Conceptualization, J.R.S. and O.M.; data curation, J.R.S., S.G., N.B.W., M.L.E. and O.M.; formal analysis, J.R.S., M.L.E. and O.M.; funding acquisition, H.S. and O.M.; investigation, J.R.S., S.G., S.H., R.T.Z., B.E.M.Z., P.Z., N.B.W., M.L.E. and F.A.; methodology, J.R.S. and O.M.; project administration, J.R.S. and O.M.; resources, O.M.; Software, J.R.S. and O.M.; supervision, J.R.S. and O.M.; validation, J.R.S. and O.M.; visualization, J.R.S. and O.M.; writing—original draft, J.R.S. and O.M.; writing—review & editing, J.R.S., S.G., S.H., R.T.Z., B.E.M.Z., P.Z., N.B.W., M.L.E., F.A., H.S. and O.M. All authors have read and agreed to the published version of the manuscript.


Dexcom, Inc. (San Diego, CA, USA) provided discounted equipment but had no role in the design of this study, interpretation of the data, or decision to submit results. The APC were funded by the Deutsche Forschungsgemeinschaft (DFG, German Research Foundation)—491183248 and the Open Access Publishing Fund of the University of Bayreuth.

Institutional Review Board Statement

The study was conducted according to the guidelines of the Declaration of Helsinki and approved by the Ethics Committee of the University of Bayreuth (Date of approval: 10 June 2021).

Informed Consent Statement

Informed consent was obtained from all subjects involved in the study.

Data Availability Statement

Data will be made available upon reasonable request by the corresponding author.


The authors of the study would like to thank all study participants for their continuous efforts.

Conflicts of Interest

M.L.E. received a KESS2/European Social Fund scholarship and travel grants from Novo Nordisk A/S and Sanofi-Aventis. H.S. received honoraria, travel support or unrestricted research grants from Amgen, Astra Zeneca, Boehringer-Ingelheim, Eli Lilly, MSD, Novo Nordisk and Sanofi-Aventis. O.M. received lecture fees from Medtronic, Sanofi-Aventis travel grants from Novo Nordisk A/S, Novo Nordisk AT, Novo Nordisk UK, Medtronic AT, Sanofi-Aventis, research grants from Sêr Cymru II COFUND fellowship/European Union, Novo Nordisk A/S, Sanofi-Aventis, Dexcom Inc., and Novo Nordisk AT as well as material funding from Abbott Diabetes Care. All other authors have no conflict of interest relevant to the article to declare.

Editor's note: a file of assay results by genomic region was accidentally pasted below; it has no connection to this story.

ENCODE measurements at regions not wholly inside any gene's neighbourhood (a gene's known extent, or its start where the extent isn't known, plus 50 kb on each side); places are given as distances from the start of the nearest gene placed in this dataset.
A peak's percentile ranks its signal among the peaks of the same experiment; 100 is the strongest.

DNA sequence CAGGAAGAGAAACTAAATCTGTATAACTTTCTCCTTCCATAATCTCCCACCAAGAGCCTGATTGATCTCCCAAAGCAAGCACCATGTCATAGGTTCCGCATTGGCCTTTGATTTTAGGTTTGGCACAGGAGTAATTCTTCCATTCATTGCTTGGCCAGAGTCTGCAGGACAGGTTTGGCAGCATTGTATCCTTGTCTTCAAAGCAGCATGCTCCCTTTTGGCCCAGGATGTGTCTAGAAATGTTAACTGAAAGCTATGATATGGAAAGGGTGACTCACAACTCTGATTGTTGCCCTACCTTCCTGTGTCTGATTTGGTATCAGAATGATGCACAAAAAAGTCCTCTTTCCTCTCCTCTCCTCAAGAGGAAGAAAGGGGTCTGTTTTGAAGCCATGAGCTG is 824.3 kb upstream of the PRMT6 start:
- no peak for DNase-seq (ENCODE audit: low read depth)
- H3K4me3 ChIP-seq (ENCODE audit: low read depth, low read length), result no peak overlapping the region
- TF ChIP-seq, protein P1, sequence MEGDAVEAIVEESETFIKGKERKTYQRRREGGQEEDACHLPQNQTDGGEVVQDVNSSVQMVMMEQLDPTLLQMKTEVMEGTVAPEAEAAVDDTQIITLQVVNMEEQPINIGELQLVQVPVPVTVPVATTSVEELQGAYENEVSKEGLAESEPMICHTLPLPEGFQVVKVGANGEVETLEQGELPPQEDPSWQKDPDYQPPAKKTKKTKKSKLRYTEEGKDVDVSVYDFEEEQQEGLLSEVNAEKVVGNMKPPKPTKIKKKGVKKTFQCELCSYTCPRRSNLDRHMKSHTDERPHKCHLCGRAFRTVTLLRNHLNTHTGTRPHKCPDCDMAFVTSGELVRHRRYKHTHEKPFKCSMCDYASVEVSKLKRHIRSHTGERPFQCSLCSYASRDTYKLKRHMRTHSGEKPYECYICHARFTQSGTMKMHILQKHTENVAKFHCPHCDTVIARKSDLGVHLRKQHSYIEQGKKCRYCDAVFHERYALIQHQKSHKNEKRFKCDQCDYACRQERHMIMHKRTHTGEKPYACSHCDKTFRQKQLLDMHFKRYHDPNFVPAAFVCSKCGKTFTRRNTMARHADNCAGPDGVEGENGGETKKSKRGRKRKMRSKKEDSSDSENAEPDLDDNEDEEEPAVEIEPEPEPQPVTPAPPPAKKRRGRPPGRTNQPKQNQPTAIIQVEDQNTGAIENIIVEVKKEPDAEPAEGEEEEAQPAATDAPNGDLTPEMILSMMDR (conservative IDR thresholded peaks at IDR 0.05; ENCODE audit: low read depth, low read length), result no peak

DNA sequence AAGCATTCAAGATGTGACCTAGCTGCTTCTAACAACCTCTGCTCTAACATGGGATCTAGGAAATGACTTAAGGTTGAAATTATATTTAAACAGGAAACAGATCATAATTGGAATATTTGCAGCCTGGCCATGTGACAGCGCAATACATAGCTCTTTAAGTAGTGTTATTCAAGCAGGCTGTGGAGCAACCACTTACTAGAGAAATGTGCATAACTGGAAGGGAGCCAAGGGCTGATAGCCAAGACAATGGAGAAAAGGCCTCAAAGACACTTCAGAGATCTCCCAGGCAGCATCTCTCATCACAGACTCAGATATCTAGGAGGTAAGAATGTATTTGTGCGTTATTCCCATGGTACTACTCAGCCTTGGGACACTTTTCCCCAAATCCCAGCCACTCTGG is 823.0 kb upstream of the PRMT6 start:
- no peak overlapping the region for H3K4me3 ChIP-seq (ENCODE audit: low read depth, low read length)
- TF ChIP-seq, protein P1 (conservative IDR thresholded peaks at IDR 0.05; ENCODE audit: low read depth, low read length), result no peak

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Figure 1. Bland-Altman plots for the comparison of BG and rtCGM values for the control visit and the three standardized liquids given as bias (dotted line) and levels of agreement (dot-dashed line): (a) Overall, (b) Overall baseline, (c) Control, (d) Sodium chloride, (e) 5% Glucose, (f) Ringer’s solution.
Figure 1. Bland-Altman plots for the comparison of BG and rtCGM values for the control visit and the three standardized liquids given as bias (dotted line) and levels of agreement (dot-dashed line): (a) Overall, (b) Overall baseline, (c) Control, (d) Sodium chloride, (e) 5% Glucose, (f) Ringer’s solution.
Sensors 22 03104 g001
Table 1. Median absolute relative difference (MedARD) and interquartile range (IQR) between interstitial glucose and reference blood glucose for the four trial visits.
Table 1. Median absolute relative difference (MedARD) and interquartile range (IQR) between interstitial glucose and reference blood glucose for the four trial visits.
rtCGM System Accuracy,
Median Absolute Relative Difference * [IQR], %
Overall7.1 [3.3–10.8]803
Overall Baseline2.6 [0.8–9.3]186
Control5.9 [2.7–10.8]186
Sodium chloride5.0 [2.7–10.2]204
5% Glucose11.0 [5.3–21.6]227
Ringer’s solution7.5 [3.1–13.2]186
* Median absolute relative difference is expressed as a percentage. Median absolute relative difference indicates absolute values of difference and thus ignores the direction of the measurement error, but indicates the size of the error expressed as percentage error; n = number of points of comparison.
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Schierbauer, J.R.; Günther, S.; Haupt, S.; Zimmer, R.T.; Zunner, B.E.M.; Zimmermann, P.; Wachsmuth, N.B.; Eckstein, M.L.; Aberer, F.; Sourij, H.; et al. Accuracy of Real Time Continuous Glucose Monitoring during Different Liquid Solution Challenges in Healthy Adults: A Randomized Controlled Cross-Over Trial. Sensors 2022, 22, 3104.

AMA Style

Schierbauer JR, Günther S, Haupt S, Zimmer RT, Zunner BEM, Zimmermann P, Wachsmuth NB, Eckstein ML, Aberer F, Sourij H, et al. Accuracy of Real Time Continuous Glucose Monitoring during Different Liquid Solution Challenges in Healthy Adults: A Randomized Controlled Cross-Over Trial. Sensors. 2022; 22(9):3104.

Chicago/Turabian Style

Schierbauer, Janis R., Svenja Günther, Sandra Haupt, Rebecca T. Zimmer, Beate E. M. Zunner, Paul Zimmermann, Nadine B. Wachsmuth, Max L. Eckstein, Felix Aberer, Harald Sourij, and et al. 2022. "Accuracy of Real Time Continuous Glucose Monitoring during Different Liquid Solution Challenges in Healthy Adults: A Randomized Controlled Cross-Over Trial" Sensors 22, no. 9: 3104.